As described above for H. cancelli sp. n. unless stated otherwise in the following. Cephalothorax comprises 41–44% of body length without telson, pleon 56–59%, and carapace 30–38%, when measured along dorsal median line. First thoracic sternite with median lobe showing a smooth, rounded apex. Terminal margin of sixth pleonite with lateral shields more evenly rounded in females (Fig. 7L) versus males (Fig. 7K).

Carapace (Figs 6A, 7A). Non-dimorphic, antero-lateral edges evenly rounded. Anterior pore group with 25–34 pores, in strongly flattened ‘U’-shaped arrangement. Posterior pore group with 12–16 pores.

Eyes (Figs 6A, 7A). Anterior, basal, and posterior margins of eyestalks densely covered by scales. Ocular symphysis with broadly-rounded, smooth, subrostral process (dashed line in Fig. 7A).

Antennulae (Fig. 7A, B). Basal segment 41–48% the length of trunk, middle 14–18% and terminal segment 37–43%, when measured along dorsal midline of trunk. Trunk stouter in males, with basal segment 1.1–1.2 times longer than broad, compared to 1.3 times in females. Basal segment with three barbed and one smooth seta at its dorsal apophysis; four plumose setae at tip of outer ventral lobe (exite). Anterior margin of median segment dorsally with a smooth seta and larger barbed seta; and more laterally another smooth seta together with three barbed setae in both sexes. Two small barbed setae antero-ventrally near outer margin, visualized by dashed lines in Fig. 7B. Anterior margin of terminal segment in about median position with a lobe bearing 3–4 medium-sized barbed setae plus a dense series of short bristles. Only females with additional, large plumose setae on terminal segment of trunk, one inserting ventrally half-way near inner margin, the second, forward directed in Fig. 7A, on the ventral surface proximally from the inner flagellum at about 9–19% segment length from anterior margin of terminal segment. Outer antennular flagellum 1.5–1.7 times as thick as inner flagellum, when measured near basis.

Antennae (Fig. 7A). Length of antennal scale 2.7–3.0 times its maximum width. Basal segment 24–29% length of peduncle, second 33–39% and third 34–38%.

Mouth parts (not figured). Pars incisivus of mandibles with 3–4 large teeth, and digitus mobilis with 3–4 large plus 1–3 small teeth. Pars centralis with 4–5 spiny teeth. Distal segment of maxillula terminally with 8–10 strong, inconspicuously serrated spines, subterminally with a transverse row of 5–6 barbed setae. Endite of maxillula with three large, distally-spinose setae, and a total of 15–20 smaller, smooth or barbed setae.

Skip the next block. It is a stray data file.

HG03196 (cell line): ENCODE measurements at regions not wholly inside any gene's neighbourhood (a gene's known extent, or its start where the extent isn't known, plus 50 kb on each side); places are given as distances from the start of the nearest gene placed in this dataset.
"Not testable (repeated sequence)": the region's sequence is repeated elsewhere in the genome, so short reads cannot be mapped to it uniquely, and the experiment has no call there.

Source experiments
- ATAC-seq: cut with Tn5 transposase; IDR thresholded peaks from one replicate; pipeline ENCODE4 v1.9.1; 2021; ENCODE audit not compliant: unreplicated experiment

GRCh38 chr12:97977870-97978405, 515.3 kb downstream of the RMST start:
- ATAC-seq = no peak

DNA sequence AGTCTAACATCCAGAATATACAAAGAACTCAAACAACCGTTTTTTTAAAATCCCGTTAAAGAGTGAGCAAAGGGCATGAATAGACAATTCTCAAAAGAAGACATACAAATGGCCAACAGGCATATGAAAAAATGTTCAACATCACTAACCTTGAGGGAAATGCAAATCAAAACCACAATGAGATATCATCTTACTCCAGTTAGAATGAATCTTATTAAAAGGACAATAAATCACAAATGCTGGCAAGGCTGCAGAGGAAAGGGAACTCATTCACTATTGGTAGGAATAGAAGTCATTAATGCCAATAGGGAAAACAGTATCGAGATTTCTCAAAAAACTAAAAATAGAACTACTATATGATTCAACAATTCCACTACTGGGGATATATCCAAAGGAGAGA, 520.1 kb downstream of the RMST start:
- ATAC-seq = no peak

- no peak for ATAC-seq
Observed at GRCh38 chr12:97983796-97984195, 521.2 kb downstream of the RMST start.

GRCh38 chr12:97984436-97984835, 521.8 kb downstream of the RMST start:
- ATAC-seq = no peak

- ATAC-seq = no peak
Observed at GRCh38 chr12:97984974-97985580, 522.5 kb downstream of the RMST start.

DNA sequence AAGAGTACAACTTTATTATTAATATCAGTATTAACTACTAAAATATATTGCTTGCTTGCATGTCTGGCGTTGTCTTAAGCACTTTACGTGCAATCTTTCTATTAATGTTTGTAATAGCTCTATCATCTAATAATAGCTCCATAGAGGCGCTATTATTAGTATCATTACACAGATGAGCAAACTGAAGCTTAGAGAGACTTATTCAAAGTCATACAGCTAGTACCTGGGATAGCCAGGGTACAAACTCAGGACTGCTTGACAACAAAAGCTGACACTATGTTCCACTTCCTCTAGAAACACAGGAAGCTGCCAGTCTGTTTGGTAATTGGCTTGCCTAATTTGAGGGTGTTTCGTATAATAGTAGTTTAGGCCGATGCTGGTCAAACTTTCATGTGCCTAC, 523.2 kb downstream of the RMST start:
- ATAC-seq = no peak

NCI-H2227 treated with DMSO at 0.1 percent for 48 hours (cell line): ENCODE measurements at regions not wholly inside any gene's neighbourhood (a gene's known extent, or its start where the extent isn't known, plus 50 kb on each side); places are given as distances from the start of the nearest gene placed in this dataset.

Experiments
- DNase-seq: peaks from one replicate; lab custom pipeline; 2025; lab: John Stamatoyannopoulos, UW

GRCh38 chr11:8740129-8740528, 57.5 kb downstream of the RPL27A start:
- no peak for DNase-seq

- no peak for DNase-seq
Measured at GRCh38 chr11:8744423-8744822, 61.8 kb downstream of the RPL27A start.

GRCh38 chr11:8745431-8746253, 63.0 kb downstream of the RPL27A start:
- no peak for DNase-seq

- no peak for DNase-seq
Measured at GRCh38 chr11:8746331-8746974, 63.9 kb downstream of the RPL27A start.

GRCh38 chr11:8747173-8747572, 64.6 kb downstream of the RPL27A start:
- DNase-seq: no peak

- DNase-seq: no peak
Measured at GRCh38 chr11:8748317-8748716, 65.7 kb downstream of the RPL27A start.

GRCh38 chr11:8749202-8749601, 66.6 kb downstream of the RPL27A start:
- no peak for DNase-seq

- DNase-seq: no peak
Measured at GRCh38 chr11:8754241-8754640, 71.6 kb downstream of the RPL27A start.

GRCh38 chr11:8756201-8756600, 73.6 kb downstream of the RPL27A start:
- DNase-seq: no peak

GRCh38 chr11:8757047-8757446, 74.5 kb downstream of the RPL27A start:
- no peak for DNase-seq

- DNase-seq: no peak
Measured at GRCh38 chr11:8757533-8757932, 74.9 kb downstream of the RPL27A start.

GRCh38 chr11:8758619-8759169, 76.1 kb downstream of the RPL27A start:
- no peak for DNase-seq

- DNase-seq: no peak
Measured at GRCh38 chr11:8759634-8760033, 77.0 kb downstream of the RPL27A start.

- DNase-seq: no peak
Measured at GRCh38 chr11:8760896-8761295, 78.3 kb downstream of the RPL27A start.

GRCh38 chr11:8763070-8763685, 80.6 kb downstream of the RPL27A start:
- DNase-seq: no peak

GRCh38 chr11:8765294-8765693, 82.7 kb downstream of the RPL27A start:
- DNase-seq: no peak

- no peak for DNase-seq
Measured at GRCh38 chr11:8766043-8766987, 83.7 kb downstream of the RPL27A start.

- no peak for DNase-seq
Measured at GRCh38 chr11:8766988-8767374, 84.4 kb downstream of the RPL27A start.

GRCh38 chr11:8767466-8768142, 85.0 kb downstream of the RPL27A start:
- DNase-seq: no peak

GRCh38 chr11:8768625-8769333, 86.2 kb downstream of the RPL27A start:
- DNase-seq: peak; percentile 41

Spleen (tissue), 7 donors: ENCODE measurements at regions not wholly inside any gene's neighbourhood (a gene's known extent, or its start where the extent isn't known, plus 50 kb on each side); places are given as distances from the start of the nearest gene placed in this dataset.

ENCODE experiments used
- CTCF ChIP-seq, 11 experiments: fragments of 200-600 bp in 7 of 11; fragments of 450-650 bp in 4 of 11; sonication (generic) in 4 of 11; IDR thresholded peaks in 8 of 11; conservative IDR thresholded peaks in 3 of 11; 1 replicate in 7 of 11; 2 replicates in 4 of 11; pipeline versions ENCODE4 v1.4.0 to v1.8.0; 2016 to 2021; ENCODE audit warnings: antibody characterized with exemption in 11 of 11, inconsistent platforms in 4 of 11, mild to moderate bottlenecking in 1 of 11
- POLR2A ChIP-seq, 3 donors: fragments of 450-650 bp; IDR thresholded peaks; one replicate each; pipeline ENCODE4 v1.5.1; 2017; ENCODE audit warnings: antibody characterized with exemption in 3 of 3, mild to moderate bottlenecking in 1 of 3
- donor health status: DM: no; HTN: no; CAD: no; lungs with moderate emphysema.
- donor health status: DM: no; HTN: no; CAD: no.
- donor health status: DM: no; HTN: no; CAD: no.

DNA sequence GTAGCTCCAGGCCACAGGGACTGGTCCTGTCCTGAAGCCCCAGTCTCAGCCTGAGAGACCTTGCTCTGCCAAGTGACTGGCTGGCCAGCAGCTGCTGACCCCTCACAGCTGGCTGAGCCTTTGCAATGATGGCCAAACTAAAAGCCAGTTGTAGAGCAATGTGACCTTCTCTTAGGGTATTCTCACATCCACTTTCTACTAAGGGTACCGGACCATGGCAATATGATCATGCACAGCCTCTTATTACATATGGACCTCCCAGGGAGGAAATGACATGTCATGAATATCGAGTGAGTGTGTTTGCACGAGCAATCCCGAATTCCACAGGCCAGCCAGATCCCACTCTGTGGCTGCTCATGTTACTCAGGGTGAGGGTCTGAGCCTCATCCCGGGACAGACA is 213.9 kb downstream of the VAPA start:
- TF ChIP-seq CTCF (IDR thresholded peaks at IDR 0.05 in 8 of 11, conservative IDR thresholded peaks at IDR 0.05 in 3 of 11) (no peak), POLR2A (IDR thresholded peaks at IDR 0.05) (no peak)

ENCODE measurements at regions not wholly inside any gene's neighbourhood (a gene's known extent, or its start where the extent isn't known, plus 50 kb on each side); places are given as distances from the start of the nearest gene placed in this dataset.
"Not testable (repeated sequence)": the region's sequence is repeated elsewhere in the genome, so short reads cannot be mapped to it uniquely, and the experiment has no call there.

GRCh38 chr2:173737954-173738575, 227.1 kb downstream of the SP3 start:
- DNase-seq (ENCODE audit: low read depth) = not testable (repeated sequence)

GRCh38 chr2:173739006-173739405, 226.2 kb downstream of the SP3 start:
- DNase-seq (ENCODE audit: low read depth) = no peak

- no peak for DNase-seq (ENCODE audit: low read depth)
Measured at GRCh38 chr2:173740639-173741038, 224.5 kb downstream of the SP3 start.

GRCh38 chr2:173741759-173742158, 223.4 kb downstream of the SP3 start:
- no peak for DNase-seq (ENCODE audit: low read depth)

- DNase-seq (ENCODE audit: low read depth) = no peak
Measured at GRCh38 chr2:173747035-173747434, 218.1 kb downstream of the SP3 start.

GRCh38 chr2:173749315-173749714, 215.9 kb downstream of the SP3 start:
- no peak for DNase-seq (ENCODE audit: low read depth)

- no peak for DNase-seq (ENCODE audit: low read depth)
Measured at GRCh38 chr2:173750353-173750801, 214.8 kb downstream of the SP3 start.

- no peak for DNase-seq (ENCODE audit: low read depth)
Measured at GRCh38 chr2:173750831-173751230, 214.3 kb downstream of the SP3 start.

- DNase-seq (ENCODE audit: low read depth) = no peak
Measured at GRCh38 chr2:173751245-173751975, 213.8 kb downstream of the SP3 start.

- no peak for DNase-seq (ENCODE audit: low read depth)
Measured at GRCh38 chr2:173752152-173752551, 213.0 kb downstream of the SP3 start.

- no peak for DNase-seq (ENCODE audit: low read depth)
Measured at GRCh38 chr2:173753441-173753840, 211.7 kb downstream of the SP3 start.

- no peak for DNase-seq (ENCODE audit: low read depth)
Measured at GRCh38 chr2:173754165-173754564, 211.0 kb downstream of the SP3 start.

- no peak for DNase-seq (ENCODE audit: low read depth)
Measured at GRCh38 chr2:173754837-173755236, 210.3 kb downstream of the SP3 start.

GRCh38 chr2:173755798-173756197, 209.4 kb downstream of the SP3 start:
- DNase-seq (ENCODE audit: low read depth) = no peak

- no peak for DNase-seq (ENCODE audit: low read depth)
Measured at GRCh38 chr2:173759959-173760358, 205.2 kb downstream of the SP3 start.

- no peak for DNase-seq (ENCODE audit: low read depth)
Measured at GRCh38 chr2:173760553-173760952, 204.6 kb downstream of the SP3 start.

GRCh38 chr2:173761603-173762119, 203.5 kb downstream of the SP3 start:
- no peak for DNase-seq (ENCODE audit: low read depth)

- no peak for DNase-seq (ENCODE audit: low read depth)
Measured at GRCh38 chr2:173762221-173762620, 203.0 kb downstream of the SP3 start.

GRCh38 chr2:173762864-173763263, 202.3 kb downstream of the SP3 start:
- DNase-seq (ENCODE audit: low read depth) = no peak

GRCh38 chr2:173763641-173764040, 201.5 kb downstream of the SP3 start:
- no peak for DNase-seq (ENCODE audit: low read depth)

Thoracopods in general (Figs 7D–J, 8A–F). Sizes increase from exopod 1 to 4 and then show no clear trend from 4 to 8. Homologous exopods are not clearly different between sexes. Flagellum of first to eighth exopods with 8, 9, 9, 9, 9, 9, 9, 8–9 segments. Exopods with basal plate 1.4–2.0 times longer than broad in both sexes. Claw of third endopod more strongly serrated in males (Fig. 7J) versus females (Fig. 7E), to a minor degree also in fourth endopod, not so in remaining endopods.

Maxillipeds (first and second thoracic endopods; Fig. 7C, D). First endopod with hairs on outer half of sympod. Its epipod large, leaf-like, with comparatively long field of minute scales near insertion with sympod, and subbasally with a large seta densely barbed along its distal 60–75%. Dactylus of second endopod with dense brush of setae, among these 10–15 modified ones.

Gnathopods (Figs 7E, J; 8A–C). Carpopropodus of endopod comparatively slender, four times longer than broad in males, versus five times in females; length is 0.8–0.9 times that of merus and 0.9–1.0 times that of ischium in both sexes. Subbasally toothed setae (Fig. 8C): three on carpus plus two in (sub)apical position near outer margin on merus (Fig. 8A, B).

Pereiopods (Figs 7F–H, 8D–F). Carpus of fourth endopod (Fig. 8D, E) with longer, subbasally toothed setae compared to third endopod (Fig. 8A–C). Fourth endopod with moderately small dactylus bearing long, strong, weakly-bent claw, microserrated on two opposite sides of subapical portions (Fig. 7F). Fifth to eighth endopods equipped with again smaller dactylus bearing a much shorter claw that shows slightly stronger, distally-increasing curvature; this claw unilaterally microserrated only in median portions of its inner margin (Fig. 7G, H). Sixth thoracopod of females with rudimentary oostegite representing a small lobe, on its inner margin with 0–2 proximally weakly barbed setae.